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KANSAS CITY, Mo. (AP) — Bennie Walsh knew the word he was trying to pull out of his head.

"It was like I was sitting right in a . um . um ..."

The 9-year-old third-grader was trying to describe what it was like to step into a small classroom for the first time to the startling sight of 25 piano keyboards in neat rows, The Kansas City Star ( ) reported.

Sean Saunders knows the feeling.

Saunders is the third-year principal of the small Hope Leadership Academy charter school. He felt the same wonder in November 2013, on a tour of New Orleans schools, when he came upon a similar sight in one classroom.

What is this? He had to know.

Because in that moment, as a principal wanting to nurture a fine arts-based elementary school for children in some of Kansas City's highest-poverty neighborhoods, he was imagining what it would mean to kids like Bennie.

"It was like I was sitting." Bennie smiled as the word came to him.

". in a symphony."

What Saunders had stumbled upon in New Orleans was one of the more than 130 schools in the nation — most of them in New York City — that had won grants from the nonprofit Music and the Brain program.

"It was like finding a gold nugget in the Colorado River," Saunders said.

That same day he called his school in Kansas City and told his music teacher, Jenny Potter, what he had discovered.

She hopped onto the Internet, found the Music and the Brain website, and read about its mission and the work it had done for dozens and dozens of New York City public schools.

She also found its grant application and got right on it.

It helped that Potter was trained as a grant writer. It also would help that she was convincing and persistent.

Because the founder and director of Music and the Brain — Lisha Lercari — stands at its gate.

And she freely admits, "I'm not thrilled with charter schools."

"But," Lercari added in a telephone interview with The Star, "I'm a sucker for a good teacher."

Potter recalls that Lercari called her soon after Potter had submitted her grant application and they talked for a good hour.

They were like-minded in what could happen at this 124-enrollment K-5 school.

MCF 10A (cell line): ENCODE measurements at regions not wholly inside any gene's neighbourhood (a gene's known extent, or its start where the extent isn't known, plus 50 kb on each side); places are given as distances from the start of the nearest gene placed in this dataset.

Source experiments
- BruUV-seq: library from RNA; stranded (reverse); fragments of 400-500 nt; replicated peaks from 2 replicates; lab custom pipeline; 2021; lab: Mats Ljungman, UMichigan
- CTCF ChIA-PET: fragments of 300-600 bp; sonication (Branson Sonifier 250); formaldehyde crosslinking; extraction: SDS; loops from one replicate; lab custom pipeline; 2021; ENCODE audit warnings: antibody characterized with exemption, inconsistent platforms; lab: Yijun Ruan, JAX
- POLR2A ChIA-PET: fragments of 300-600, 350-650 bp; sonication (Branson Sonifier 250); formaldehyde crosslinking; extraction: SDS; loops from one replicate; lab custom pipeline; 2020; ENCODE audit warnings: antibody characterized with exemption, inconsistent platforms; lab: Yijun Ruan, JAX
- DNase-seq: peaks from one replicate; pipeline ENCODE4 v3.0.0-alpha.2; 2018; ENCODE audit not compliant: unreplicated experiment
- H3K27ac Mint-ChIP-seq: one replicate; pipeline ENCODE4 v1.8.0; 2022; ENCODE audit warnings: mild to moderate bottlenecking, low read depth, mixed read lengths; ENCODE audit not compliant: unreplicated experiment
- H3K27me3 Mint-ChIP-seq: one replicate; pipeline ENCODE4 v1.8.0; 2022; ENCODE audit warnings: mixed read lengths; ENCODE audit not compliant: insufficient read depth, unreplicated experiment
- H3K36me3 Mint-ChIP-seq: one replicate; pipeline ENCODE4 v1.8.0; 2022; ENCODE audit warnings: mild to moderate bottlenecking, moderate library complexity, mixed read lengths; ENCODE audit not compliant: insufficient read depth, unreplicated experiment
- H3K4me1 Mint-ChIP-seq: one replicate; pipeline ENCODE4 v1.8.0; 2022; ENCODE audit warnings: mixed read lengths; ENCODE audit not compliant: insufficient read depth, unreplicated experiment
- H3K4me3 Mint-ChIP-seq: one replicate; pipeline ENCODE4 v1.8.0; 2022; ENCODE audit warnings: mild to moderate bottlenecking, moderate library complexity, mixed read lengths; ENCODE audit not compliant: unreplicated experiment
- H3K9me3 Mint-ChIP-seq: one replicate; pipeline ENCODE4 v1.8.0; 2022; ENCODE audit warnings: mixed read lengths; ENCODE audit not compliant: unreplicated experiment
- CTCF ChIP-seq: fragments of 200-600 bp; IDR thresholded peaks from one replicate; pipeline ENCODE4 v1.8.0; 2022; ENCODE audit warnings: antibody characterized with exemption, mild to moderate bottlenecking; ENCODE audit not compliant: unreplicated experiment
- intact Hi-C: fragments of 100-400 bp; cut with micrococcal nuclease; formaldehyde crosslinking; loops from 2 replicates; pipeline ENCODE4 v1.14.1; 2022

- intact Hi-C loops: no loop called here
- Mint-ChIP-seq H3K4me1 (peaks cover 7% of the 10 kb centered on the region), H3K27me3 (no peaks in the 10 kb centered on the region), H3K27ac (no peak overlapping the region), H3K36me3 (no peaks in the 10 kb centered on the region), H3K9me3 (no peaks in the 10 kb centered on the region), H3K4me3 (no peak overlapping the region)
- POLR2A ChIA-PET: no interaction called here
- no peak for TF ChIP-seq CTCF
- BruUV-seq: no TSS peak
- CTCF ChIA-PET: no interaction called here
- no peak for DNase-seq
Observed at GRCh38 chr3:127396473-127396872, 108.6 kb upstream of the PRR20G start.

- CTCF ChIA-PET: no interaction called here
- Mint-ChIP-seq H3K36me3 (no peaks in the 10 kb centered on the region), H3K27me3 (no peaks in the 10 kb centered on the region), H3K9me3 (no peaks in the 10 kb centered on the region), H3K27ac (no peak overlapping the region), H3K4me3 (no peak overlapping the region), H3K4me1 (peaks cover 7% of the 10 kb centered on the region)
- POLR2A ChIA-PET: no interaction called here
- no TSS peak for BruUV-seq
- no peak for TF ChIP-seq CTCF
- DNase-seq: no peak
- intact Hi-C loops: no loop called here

"Music is a lifelong skill," Potter said. "I want to teach an appreciation of music that is holistic — give an experience that is eclectic and diverse.

"I definitely want the community and the parents to learn with them."

It's not that Lercari won't distribute the program into charter schools. When Music and the Brain took the program into New Orleans public schools, they went to a public school system that was reorganized almost entirely as charter schools after Hurricane Katrina in 2005.

Lercari started the program in the late 1990s, thriving on a partnership with the 42nd Street Development Corp., which rebuilt and revitalized New York City's Theater Row district.

The program's target audiences were the New York public schools, providing keyboards, curriculum and teacher training to help more students get a foundation in music and gain from all music's benefits in fueling creativity and tuning minds to learning language and math.

"Children are not afraid of the language of music," Lercari said. "So many studies show the brain improvements. It's not unlike learning a foreign language. It's something we should do from the womb."

Potter traveled to New York last summer for the Music and the Brain training and found herself alongside music teachers from New York City, plus a team that was going to take the program to France.

"I was just this little Midwesterner," Potter said.

But Hope Leadership Academy had "sold it really hard" that the music program could inspire many children in Kansas City, she said. "We wanted it here for the kids in this neighborhood."

Lercari said she expects she will get an opportunity to visit Hope Leadership Academy in the coming year because Music and the Brain is making plans to expand even more into Missouri.

The program will soon be partnering with 19 public schools in and around Ferguson, to bring its classes into the neighborhoods that were shaken by the violence and protests over the police shooting of Michael Brown.

When she gets to Hope Leadership Academy, she'll likely see eager children filing into the keyboard room, dutiful in keeping the privilege of playing music.

They go to keyboards that are not numbered, but rather given names of piano players and composers — Franz Liszt, Elton John, Fiona Apple, Herbie Hancock, Billy Joel, Dave Brubeck.

The children snap on earphones and the room is mostly silent as they work on their lesson songs, except for the light tapping of keys and the occasional humming of a child who may not even realize he's singing along.

"I can't wait to play," 8-year-old Mya Acklin said. She loves gospel music, she said, and her mother used to play the violin, but she does not have an instrument of her own at home.

"I learned to play a lot of songs on the keyboard," said Mya, whose sister Makayla also attends the school. And her mother loves to hear the news, she said.

"She was happy."

None of this is surprising to Lercari. And it's not because of what the research says — but what she has seen for herself with other music teachers in other classrooms.

"We see it," she said. "We see it daily. All I want to do is give it to as many schools as possible."

Even a charter school.


Information from: The Kansas City Star,

This is an AP Member Exchange shared by The Kansas City Star

Copyright © The Associated Press. All rights reserved. This material may not be published, broadcast, rewritten or redistributed.

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